Monday, April 29, 2013

Richard Blade #2: The Jade Warrior

Richard Blade #2: The Jade Warrior, by Jeffrey Lord
July, 1973  Pinnacle Books
(Original publication 1969)

This second volume of the Richard Blade series is a dud for the most part; this time Blade ventures once again into Dimension X, where he finds himself on a world that’s basically molded after medieval China and Mongolia. Treachery, suspense, and slavery take center stage this time, with barely any action, author Manning Lee Stokes filling pages with abandon as he bloats a tepid story to preposterous proportions.

I guess my main problem with this series so far is that there’s no goal. Whereas the typical men’s adventure novel is very goal-driven – killing some mobsters or terrorists, stopping a doomsday device, rescuing someone – the Richard Blade books really have no internal purpose. There’s a vague mention that Blade’s mission is to go to Dimension X to research things that can be brought back to our dimension (now referred to as “Dimension H” by Blade and his government cronies), but once Blade gets to these other worlds he very, very rarely thinks back to Earth or reflects on any sort of mission; he just goes along with whatever’s happening on that particular world.

For example, The Jade Warrior clearly takes place in a Chinese/Mongolian sort of world, yet Blade never reflects upon that fact. Apparently he doesn’t realize that the egalitarian, almond-eyed “Caths” who live behind their “Great Wall,” fighting eternally against the war-loving “Mongs” who are led by an insane “Khad” are all exactly like the Chinese behind their own Wall, fending off Genghis Khan and his Mongols. I mean, does Stokes think his readers aren’t going to notice this? Why not just have Blade say, “This shit is exactly like back on Earth, with Khan against the Chinese!” But instead this never occurs to Blade, who as in the previous volume just goes wherever the characters and plot take him.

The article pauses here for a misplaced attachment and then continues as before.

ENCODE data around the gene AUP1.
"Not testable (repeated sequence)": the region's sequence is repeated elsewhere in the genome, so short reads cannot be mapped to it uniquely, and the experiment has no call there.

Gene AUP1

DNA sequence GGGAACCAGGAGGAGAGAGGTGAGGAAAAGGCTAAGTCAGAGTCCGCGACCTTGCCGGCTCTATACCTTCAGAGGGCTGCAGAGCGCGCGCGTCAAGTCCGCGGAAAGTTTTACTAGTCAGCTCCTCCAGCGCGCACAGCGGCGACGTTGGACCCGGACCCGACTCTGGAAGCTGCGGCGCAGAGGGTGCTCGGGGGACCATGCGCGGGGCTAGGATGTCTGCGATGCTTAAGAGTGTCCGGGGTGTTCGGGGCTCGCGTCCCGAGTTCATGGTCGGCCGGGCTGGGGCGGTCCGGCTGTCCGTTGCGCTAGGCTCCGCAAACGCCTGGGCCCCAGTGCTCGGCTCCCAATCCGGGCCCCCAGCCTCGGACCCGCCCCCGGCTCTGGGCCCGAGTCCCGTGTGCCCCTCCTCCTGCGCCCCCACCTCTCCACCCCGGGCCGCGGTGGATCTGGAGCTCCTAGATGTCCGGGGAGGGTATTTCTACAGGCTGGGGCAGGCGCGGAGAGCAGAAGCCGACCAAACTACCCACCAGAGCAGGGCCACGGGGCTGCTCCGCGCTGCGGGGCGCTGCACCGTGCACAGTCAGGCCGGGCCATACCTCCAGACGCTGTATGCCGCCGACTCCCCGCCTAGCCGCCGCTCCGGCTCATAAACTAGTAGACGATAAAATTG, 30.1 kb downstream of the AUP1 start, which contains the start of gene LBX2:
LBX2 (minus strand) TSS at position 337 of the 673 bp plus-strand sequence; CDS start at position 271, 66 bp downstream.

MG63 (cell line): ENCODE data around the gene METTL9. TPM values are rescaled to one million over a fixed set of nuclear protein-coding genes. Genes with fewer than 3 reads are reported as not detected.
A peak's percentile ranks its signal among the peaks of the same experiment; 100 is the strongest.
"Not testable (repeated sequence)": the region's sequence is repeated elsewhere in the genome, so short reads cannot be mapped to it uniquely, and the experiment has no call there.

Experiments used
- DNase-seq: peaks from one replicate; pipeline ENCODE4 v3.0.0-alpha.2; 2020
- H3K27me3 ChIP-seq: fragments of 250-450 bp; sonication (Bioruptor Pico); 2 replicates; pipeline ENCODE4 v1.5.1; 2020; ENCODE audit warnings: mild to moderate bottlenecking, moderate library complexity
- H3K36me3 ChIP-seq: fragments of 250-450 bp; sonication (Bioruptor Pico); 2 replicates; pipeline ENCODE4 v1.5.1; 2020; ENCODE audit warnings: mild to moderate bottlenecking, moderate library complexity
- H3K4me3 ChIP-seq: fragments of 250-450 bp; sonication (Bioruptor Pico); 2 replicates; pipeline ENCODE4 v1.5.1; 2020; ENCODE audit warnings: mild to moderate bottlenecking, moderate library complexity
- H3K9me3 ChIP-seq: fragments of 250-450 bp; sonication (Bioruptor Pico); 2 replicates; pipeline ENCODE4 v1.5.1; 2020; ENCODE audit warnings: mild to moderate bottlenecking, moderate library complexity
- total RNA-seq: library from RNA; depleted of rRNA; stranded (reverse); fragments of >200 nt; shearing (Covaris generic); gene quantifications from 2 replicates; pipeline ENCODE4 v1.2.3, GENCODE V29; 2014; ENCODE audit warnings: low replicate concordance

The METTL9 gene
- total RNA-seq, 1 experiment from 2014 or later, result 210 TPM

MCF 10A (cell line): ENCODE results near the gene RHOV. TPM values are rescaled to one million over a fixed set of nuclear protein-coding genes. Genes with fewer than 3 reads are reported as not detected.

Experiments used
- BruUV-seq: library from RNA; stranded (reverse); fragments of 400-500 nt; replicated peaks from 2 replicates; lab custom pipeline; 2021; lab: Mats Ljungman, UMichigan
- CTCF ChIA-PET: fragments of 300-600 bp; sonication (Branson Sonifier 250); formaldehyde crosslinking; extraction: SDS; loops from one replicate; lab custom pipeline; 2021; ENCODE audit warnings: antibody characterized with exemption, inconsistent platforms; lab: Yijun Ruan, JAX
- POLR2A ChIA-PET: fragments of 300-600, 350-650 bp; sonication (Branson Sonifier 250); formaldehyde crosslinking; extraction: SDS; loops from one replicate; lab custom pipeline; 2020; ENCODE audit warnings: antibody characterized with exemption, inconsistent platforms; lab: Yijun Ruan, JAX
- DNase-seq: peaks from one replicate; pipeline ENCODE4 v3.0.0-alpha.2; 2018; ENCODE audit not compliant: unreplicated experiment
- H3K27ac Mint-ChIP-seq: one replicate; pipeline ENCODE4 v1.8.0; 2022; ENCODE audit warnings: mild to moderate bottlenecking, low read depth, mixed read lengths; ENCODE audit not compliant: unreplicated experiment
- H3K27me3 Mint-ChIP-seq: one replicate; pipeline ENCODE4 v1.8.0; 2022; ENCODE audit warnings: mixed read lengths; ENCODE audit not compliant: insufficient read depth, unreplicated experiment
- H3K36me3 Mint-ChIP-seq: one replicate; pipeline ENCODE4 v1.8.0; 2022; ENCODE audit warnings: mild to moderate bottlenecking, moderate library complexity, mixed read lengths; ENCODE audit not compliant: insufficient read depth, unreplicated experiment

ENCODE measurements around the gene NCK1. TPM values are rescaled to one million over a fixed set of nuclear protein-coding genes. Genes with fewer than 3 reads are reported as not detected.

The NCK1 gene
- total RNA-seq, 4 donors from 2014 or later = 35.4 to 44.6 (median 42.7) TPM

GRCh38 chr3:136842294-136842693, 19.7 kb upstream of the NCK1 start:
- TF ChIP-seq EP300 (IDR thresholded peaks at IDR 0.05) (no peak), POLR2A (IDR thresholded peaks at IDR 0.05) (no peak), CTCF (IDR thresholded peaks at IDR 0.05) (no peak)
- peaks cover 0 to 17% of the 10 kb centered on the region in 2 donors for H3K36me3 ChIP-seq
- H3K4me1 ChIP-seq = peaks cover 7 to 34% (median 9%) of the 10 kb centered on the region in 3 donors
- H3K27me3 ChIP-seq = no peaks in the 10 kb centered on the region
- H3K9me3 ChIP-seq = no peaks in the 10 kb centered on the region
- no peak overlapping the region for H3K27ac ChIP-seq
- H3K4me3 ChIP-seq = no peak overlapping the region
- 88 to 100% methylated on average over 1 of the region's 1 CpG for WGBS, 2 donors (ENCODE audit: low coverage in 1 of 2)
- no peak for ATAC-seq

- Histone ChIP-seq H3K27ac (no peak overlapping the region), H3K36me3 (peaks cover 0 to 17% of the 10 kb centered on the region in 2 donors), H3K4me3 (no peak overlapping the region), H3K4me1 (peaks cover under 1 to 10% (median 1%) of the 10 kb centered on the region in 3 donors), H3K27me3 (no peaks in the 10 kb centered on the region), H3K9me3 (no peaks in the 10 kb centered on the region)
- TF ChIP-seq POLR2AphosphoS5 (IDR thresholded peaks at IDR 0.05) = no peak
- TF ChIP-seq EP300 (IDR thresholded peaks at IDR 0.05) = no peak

First though the tale opens in “modern” Britain, aka 1969 (the year The Jade Warrior was first published), with Blade getting nagged at by his fiance. This entire scene was irredeemably goofy; Blade is supposed to be James Bond (meets Conan, of course), and who wants to read about a domesticated Bond? And yet that’s just what Blade is, here; he’s engaged to be married and his fiance is pissed that she has no idea what Blade really does for a living, or where he disappears to for long portions of time. And Blade sits and listens to it, placating her, telling her he loves her, etc. What makes it more bothersome is that this subplot is forgotten until the final chapter, with Blade hurrying home to his girl, chastising himself that he’s “in love,” whereas meanwhile he’s scored with two other babes in the meantime, and even gotten one of them pregnant!

But I’m getting ahead of myself. With new improvements to the computer that sends Blade into Dimension X, his superiors Lord Leighton and “J” will now have access to all of Blade’s memories when he returns. More importantly it will allow Blade to remember his own world while on this alien one; the previous volume was muddled in that Blade’s memory of his true home would conveniently come and go. But anyway this entire Dimension X project still rings hollow and Blade has no clear mission at hand; they just strap him into the computer and send him off once again, hoping he doesn’t get killed or whatever.

"Dimension X" is the name Deighton and J have given to the network of worlds which apparently co-exist with our own, and Blade emerges on this one right after the latest battle between the Mongs and the Caths. Blade, posing as a corpse in some nice jade armor he took from one of the bodies, is hauled by Cath warriors through the massive Cath Wall. He’s taken into a chamber where the incredibly gorgeous Empress Mei looks down at the “corpse” – turns out Blade’s in her dead husband’s armor and Mei just ran a successful assassination plot on her husband and wants to view the body.